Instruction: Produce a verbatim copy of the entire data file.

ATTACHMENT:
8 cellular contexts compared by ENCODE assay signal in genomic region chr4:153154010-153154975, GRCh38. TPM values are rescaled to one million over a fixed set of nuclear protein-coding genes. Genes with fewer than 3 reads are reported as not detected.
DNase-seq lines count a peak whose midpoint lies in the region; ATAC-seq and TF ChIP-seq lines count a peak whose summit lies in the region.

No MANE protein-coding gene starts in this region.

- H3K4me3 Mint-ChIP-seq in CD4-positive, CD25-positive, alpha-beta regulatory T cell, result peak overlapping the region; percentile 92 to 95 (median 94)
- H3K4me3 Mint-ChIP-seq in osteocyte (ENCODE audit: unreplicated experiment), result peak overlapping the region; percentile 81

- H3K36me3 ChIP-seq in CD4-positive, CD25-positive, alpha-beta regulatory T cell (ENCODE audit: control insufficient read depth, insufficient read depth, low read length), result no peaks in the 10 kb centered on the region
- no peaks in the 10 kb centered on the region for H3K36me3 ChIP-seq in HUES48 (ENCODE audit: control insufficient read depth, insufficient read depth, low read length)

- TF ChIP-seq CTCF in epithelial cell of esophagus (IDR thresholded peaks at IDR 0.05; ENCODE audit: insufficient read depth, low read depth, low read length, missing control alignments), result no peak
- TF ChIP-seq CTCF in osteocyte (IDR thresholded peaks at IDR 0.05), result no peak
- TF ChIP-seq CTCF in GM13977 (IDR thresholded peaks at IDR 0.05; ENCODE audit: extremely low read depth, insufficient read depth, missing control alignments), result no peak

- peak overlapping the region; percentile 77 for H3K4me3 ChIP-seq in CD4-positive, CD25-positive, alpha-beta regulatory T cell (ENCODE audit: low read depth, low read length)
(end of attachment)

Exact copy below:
8 cellular contexts compared by ENCODE assay signal in genomic region chr4:153154010-153154975, GRCh38. TPM values are rescaled to one million over a fixed set of nuclear protein-coding genes. Genes with fewer than 3 reads are reported as not detected.
DNase-seq lines count a peak whose midpoint lies in the region; ATAC-seq and TF ChIP-seq lines count a peak whose summit lies in the region.

No MANE protein-coding gene starts in this region.

- H3K4me3 Mint-ChIP-seq in CD4-positive, CD25-positive, alpha-beta regulatory T cell, result peak overlapping the region; percentile 92 to 95 (median 94)
- H3K4me3 Mint-ChIP-seq in osteocyte (ENCODE audit: unreplicated experiment), result peak overlapping the region; percentile 81

- H3K36me3 ChIP-seq in CD4-positive, CD25-positive, alpha-beta regulatory T cell (ENCODE audit: control insufficient read depth, insufficient read depth, low read length), result no peaks in the 10 kb centered on the region
- no peaks in the 10 kb centered on the region for H3K36me3 ChIP-seq in HUES48 (ENCODE audit: control insufficient read depth, insufficient read depth, low read length)

- TF ChIP-seq CTCF in epithelial cell of esophagus (IDR thresholded peaks at IDR 0.05; ENCODE audit: insufficient read depth, low read depth, low read length, missing control alignments), result no peak
- TF ChIP-seq CTCF in osteocyte (IDR thresholded peaks at IDR 0.05), result no peak
- TF ChIP-seq CTCF in GM13977 (IDR thresholded peaks at IDR 0.05; ENCODE audit: extremely low read depth, insufficient read depth, missing control alignments), result no peak

- peak overlapping the region; percentile 77 for H3K4me3 ChIP-seq in CD4-positive, CD25-positive, alpha-beta regulatory T cell (ENCODE audit: low read depth, low read length)